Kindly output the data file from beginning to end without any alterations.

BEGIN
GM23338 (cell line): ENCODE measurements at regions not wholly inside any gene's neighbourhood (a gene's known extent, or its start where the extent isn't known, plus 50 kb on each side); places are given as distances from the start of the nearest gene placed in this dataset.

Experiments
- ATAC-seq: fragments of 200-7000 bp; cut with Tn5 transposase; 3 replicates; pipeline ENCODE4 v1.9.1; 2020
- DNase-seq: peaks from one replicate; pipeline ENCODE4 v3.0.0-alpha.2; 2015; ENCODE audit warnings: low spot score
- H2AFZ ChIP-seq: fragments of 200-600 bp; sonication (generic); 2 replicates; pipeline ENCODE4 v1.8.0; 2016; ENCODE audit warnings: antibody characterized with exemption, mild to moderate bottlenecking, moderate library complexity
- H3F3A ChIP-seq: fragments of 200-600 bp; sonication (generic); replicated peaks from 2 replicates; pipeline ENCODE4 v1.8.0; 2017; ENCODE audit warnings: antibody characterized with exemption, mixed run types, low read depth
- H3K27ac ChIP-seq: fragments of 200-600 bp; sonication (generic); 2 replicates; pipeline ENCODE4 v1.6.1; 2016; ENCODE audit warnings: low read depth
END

GM23338 (cell line): ENCODE measurements at regions not wholly inside any gene's neighbourhood (a gene's known extent, or its start where the extent isn't known, plus 50 kb on each side); places are given as distances from the start of the nearest gene placed in this dataset.

Experiments
- ATAC-seq: fragments of 200-7000 bp; cut with Tn5 transposase; 3 replicates; pipeline ENCODE4 v1.9.1; 2020
- DNase-seq: peaks from one replicate; pipeline ENCODE4 v3.0.0-alpha.2; 2015; ENCODE audit warnings: low spot score
- H2AFZ ChIP-seq: fragments of 200-600 bp; sonication (generic); 2 replicates; pipeline ENCODE4 v1.8.0; 2016; ENCODE audit warnings: antibody characterized with exemption, mild to moderate bottlenecking, moderate library complexity
- H3F3A ChIP-seq: fragments of 200-600 bp; sonication (generic); replicated peaks from 2 replicates; pipeline ENCODE4 v1.8.0; 2017; ENCODE audit warnings: antibody characterized with exemption, mixed run types, low read depth
- H3K27ac ChIP-seq: fragments of 200-600 bp; sonication (generic); 2 replicates; pipeline ENCODE4 v1.6.1; 2016; ENCODE audit warnings: low read depth